Call me nosy, but I love looking at top ten holdings. I recently looked at the biggest holdings of Morningstar Gold Medalist rated funds, hunting for shares that also command a five-star Morningstar rating. This indicates that our equity research team believes it is trading at an attractive discount to our fair value estimate.

Criteria 1: Gold medalist funds

Morningstar’s Medalist ratings indicate which funds and ETFs Morningstar believes are likely to outperform a relevant index or peer group on a risk-adjusted basis over time. Funds and ETFS are evaluated on three key pillars (People, Parent, and Process). These are coupled with a fee assessment before being ranked against other funds in the same Morningstar Category, which represents funds and ETFs that follow similar investment strategies.

Criteria 2: Five star stocks

A five-star rating means our analysts think that a stock is trading at an attractive discount to our fair value estimate. These shares may represent an opportunity if they align to your investment strategy. I wanted these stocks to be in the fund’s top ten holdings as per the latest Morningstar data (generally March 31st).

These positions may have fallen in value or been sold since then. But it’s the best way I could think of to find cheap stocks with the seal of approval from high quality managers. In the end, only four stocks met this criteria.

Here’s what didn’t make the list:

• There were no major banks
• No technology companies
• No real estate shares
• And no miners

Unsurprisingly, none of Mark’s latest three ASX shares to avoid made the cut either. So, what did?

TPG Telecom ★★★★★

Moat rating: Narrow
Current Price: $4.59
Fair Value Estimate: $6.60
Uncertainty: Medium

As of March 31st, TPG Telecom (ASX:TPG) was the second largest holding in First Sentier’s Gold Medalist rated Australian Small Companies Fund. The fund has typically displayed a mild growth lean, though our manager research analyst notes holdings include a healthy mix of names across the value-growth spectrum.

TPG Telecom’s merger with Vodafone in 2020 saw it join Telstra and Optus as Australia’s third heavyweight telco. Our analysts have assigned TPG a narrow moat due to the efficient scale of its fibre infrastructure and existing customer base in Australia. This means that TPG can spread the costs of technology upgrades, advertising and content rights bidding over a large customer base, which reduces per-subscriber costs and puts TPG in a superior position against many competitors.

The capital costs required for a new entrant to replicate even a small part of TPG’s infrastructure, scale, and brand power would be prohibitive, especially in a relatively small country such as Australia and a relatively mature industry with low single digit annual growth.

TPG’s shares have been weighed down by slower earnings growth as it invests heavily in rolling out 5G. There have also been concerns that major shareholders will sell down their positions after the post merger lock-up period. Morningstar’s Director of Equity Research Brian Han thinks these concerns are more than reflected in the share price, especially given the longer-term tailwinds from 5G adoption and TPG’s increased focus on mobile. He thinks TPG shares screen cheaper than any other company under our telecoms coverage in Australia and New Zealand.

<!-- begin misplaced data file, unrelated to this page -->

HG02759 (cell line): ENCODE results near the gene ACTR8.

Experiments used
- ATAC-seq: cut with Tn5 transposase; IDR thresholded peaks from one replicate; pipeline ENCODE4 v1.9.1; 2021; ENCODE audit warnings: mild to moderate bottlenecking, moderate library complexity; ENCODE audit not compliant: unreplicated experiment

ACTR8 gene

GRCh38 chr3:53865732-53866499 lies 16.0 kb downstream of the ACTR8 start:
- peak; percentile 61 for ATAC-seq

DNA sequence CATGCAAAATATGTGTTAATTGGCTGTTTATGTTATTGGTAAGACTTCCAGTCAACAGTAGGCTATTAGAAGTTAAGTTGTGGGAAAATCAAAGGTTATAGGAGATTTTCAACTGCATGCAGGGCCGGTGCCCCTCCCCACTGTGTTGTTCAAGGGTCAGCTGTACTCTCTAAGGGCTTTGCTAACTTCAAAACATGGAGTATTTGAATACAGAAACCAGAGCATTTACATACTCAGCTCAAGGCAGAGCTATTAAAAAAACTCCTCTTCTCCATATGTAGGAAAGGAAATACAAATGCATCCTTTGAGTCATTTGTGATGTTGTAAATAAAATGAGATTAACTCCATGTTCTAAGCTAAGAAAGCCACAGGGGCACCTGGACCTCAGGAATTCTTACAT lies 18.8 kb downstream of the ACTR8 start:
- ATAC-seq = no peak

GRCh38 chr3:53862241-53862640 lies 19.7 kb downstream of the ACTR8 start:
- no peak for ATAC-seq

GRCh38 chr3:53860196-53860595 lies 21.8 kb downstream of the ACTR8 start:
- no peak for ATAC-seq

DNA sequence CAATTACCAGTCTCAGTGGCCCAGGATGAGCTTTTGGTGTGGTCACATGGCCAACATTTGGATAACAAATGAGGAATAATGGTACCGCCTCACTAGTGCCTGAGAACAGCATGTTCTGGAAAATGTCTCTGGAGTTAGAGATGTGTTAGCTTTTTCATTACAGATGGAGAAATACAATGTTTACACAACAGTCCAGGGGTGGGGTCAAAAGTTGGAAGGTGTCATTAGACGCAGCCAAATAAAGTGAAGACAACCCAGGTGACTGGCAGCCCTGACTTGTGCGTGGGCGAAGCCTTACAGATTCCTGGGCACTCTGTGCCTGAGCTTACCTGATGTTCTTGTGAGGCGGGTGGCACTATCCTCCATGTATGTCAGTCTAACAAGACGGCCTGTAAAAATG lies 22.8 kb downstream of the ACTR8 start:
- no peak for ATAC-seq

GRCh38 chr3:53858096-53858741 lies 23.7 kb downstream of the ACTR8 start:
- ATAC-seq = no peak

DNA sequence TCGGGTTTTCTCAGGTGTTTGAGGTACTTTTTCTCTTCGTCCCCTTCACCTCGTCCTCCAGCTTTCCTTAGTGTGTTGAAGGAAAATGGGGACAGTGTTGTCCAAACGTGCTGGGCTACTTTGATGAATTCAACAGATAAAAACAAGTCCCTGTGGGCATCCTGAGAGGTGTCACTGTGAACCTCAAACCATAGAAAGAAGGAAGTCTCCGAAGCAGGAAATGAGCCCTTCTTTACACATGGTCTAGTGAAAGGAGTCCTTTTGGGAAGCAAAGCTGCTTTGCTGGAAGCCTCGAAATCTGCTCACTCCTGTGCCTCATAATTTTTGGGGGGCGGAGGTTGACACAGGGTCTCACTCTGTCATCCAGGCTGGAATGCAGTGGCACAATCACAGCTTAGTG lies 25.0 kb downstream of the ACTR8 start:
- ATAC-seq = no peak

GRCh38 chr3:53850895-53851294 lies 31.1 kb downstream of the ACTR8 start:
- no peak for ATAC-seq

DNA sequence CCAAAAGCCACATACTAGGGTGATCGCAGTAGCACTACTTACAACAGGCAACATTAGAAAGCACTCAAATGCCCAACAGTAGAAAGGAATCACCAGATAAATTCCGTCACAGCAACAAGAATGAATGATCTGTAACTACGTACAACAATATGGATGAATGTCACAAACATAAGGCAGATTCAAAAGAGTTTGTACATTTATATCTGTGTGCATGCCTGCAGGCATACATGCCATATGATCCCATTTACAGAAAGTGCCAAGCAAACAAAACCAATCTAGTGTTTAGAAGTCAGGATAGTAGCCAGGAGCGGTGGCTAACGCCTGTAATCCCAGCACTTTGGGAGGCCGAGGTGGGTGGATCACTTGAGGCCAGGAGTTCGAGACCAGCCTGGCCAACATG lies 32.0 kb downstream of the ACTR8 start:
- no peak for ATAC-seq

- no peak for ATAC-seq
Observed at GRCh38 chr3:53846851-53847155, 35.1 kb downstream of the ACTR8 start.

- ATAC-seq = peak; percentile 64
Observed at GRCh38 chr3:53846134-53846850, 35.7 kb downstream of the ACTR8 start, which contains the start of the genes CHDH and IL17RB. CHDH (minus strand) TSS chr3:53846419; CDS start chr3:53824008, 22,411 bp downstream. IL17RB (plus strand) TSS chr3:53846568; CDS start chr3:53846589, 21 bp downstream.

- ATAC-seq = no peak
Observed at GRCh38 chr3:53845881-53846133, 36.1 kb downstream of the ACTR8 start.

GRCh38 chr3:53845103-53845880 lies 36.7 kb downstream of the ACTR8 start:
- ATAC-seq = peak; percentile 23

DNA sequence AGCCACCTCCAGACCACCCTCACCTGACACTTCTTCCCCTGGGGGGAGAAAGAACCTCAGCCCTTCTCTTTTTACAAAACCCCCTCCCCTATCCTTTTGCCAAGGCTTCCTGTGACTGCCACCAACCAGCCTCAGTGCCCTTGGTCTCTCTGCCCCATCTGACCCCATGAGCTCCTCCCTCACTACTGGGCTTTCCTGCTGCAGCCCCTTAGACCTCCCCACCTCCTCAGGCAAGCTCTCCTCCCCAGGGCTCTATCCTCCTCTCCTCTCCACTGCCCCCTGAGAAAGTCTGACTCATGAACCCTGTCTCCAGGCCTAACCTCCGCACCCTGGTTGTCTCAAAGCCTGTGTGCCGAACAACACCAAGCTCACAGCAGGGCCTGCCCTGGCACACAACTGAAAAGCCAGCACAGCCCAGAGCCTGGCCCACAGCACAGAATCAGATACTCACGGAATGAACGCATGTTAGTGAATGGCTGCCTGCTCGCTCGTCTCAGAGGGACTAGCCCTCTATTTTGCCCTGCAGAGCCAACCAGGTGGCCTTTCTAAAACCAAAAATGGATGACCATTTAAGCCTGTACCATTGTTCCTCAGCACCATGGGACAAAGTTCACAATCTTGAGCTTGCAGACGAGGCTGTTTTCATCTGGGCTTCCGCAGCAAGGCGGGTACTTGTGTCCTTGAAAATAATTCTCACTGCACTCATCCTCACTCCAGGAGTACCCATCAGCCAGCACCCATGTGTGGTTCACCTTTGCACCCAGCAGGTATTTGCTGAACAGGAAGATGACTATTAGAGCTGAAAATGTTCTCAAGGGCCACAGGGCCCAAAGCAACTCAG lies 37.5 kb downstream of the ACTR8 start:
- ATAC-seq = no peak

Although the rollout of Australia’s National Broadband Network (NBN) poses a real threat to profitability in TPG’s consumer broadband segment, Han thinks TPG earnings can recover over the medium term thanks to a more rational mobile market and growth in its fixed wireless and corporate segments. At a price of $4.40 on May 16th, TPG’s shares were around 30% below Morningstar’s estimate of fair value.

Healius ★★★★★

Moat rating: No Moat
Current Price: $1.27
Fair Value Estimate: $3.00
Uncertainty: Medium

At the end of Q1, Healius (ASX:HLS) was a top-ten holding for Perpetual’s Gold Medalist rated ESG Australia Share fund. The fund has historically shown a bias towards mid- and small caps, with an underweighting to large caps. This is predominantly driven by the strategy’s environmental, social, and government screening process, combined with Perpetual’s quality and value filters.

Healius is a leading provider of pathology and medical imaging services. It was renamed from its former moniker Primary Healthcare in 2018 and has gone through a strategic overhaul, looking to new sources of strategic growth and trying to rectify prior underinvestment in infrastructure. Healius gets virtually all of its revenue directly from Medicare via bulk-billing in pathology and imaging.

Morningstar Equity Analyst Shane Ponraj does not think Healius has a moat. The company is a price taker due to fixed fee Medicare arrangements and does not have a scale-derived cost advantage in the way that Sonic Healthcare does. The firm is also at a technological disadvantage to Sonic due to many years of underinvestment that it is now seeking to address.

Healius shares have fallen with other pathology shares. In a recent report on the industry, Ponraj says that investors appear to doubt that pathology firms can return to pre-pandemic levels of profitability. He believes that the chance for higher prices and stabilizing costs could prove them wrong. He also sees population growth, aging demographics, higher incidence of diseases and wider adoption as solid long-term demand drivers for the industry. At a price of $1.27, Healius shares traded around 57% below his $3.00 fair value estimate.